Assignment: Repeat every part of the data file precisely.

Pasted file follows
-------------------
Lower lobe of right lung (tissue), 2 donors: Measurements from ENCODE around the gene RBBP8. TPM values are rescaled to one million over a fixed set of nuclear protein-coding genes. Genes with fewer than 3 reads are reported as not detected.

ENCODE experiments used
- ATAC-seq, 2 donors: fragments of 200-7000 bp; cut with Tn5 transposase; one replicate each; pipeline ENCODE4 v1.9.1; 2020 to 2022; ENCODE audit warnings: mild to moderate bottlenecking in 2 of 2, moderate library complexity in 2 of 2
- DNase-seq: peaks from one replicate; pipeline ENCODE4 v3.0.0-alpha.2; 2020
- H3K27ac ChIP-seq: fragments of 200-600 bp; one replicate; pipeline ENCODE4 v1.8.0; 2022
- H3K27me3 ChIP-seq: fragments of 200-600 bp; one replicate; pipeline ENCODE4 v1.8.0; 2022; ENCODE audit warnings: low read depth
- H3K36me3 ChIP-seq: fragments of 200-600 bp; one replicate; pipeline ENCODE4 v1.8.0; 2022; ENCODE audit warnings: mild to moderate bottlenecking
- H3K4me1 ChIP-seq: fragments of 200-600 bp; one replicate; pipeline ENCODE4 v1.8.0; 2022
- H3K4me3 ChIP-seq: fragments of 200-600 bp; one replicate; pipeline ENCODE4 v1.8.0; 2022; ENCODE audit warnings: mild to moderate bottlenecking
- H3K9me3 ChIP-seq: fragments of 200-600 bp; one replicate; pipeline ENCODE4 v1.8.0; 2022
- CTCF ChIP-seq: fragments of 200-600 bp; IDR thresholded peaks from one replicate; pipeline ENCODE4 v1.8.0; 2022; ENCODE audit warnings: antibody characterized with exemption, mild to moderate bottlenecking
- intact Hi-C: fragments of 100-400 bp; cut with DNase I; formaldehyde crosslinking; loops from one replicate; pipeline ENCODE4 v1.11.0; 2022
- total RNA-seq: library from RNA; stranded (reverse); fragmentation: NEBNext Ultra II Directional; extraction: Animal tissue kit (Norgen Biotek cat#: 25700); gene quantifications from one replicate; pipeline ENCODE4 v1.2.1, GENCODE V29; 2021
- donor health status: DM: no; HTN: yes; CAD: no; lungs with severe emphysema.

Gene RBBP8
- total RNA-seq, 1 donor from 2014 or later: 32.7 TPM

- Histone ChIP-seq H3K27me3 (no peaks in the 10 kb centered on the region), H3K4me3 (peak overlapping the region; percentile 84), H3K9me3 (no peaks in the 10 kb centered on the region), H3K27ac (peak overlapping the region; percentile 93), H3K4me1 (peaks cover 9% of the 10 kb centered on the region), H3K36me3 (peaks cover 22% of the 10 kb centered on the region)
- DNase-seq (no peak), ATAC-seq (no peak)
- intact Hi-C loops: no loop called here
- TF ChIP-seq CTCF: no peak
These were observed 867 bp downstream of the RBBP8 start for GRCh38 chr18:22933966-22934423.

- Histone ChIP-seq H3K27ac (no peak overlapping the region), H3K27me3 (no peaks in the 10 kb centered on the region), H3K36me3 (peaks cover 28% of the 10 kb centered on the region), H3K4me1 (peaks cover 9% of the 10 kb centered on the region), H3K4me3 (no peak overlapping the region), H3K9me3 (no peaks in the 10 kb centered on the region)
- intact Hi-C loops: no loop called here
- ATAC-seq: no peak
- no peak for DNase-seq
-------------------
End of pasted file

Lower lobe of right lung (tissue), 2 donors: Measurements from ENCODE around the gene RBBP8. TPM values are rescaled to one million over a fixed set of nuclear protein-coding genes. Genes with fewer than 3 reads are reported as not detected.

ENCODE experiments used
- ATAC-seq, 2 donors: fragments of 200-7000 bp; cut with Tn5 transposase; one replicate each; pipeline ENCODE4 v1.9.1; 2020 to 2022; ENCODE audit warnings: mild to moderate bottlenecking in 2 of 2, moderate library complexity in 2 of 2
- DNase-seq: peaks from one replicate; pipeline ENCODE4 v3.0.0-alpha.2; 2020
- H3K27ac ChIP-seq: fragments of 200-600 bp; one replicate; pipeline ENCODE4 v1.8.0; 2022
- H3K27me3 ChIP-seq: fragments of 200-600 bp; one replicate; pipeline ENCODE4 v1.8.0; 2022; ENCODE audit warnings: low read depth
- H3K36me3 ChIP-seq: fragments of 200-600 bp; one replicate; pipeline ENCODE4 v1.8.0; 2022; ENCODE audit warnings: mild to moderate bottlenecking
- H3K4me1 ChIP-seq: fragments of 200-600 bp; one replicate; pipeline ENCODE4 v1.8.0; 2022
- H3K4me3 ChIP-seq: fragments of 200-600 bp; one replicate; pipeline ENCODE4 v1.8.0; 2022; ENCODE audit warnings: mild to moderate bottlenecking
- H3K9me3 ChIP-seq: fragments of 200-600 bp; one replicate; pipeline ENCODE4 v1.8.0; 2022
- CTCF ChIP-seq: fragments of 200-600 bp; IDR thresholded peaks from one replicate; pipeline ENCODE4 v1.8.0; 2022; ENCODE audit warnings: antibody characterized with exemption, mild to moderate bottlenecking
- intact Hi-C: fragments of 100-400 bp; cut with DNase I; formaldehyde crosslinking; loops from one replicate; pipeline ENCODE4 v1.11.0; 2022
- total RNA-seq: library from RNA; stranded (reverse); fragmentation: NEBNext Ultra II Directional; extraction: Animal tissue kit (Norgen Biotek cat#: 25700); gene quantifications from one replicate; pipeline ENCODE4 v1.2.1, GENCODE V29; 2021
- donor health status: DM: no; HTN: yes; CAD: no; lungs with severe emphysema.

Gene RBBP8
- total RNA-seq, 1 donor from 2014 or later: 32.7 TPM

- Histone ChIP-seq H3K27me3 (no peaks in the 10 kb centered on the region), H3K4me3 (peak overlapping the region; percentile 84), H3K9me3 (no peaks in the 10 kb centered on the region), H3K27ac (peak overlapping the region; percentile 93), H3K4me1 (peaks cover 9% of the 10 kb centered on the region), H3K36me3 (peaks cover 22% of the 10 kb centered on the region)
- DNase-seq (no peak), ATAC-seq (no peak)
- intact Hi-C loops: no loop called here
- TF ChIP-seq CTCF: no peak
These were observed 867 bp downstream of the RBBP8 start for GRCh38 chr18:22933966-22934423.

- Histone ChIP-seq H3K27ac (no peak overlapping the region), H3K27me3 (no peaks in the 10 kb centered on the region), H3K36me3 (peaks cover 28% of the 10 kb centered on the region), H3K4me1 (peaks cover 9% of the 10 kb centered on the region), H3K4me3 (no peak overlapping the region), H3K9me3 (no peaks in the 10 kb centered on the region)
- intact Hi-C loops: no loop called here
- ATAC-seq: no peak
- no peak for DNase-seq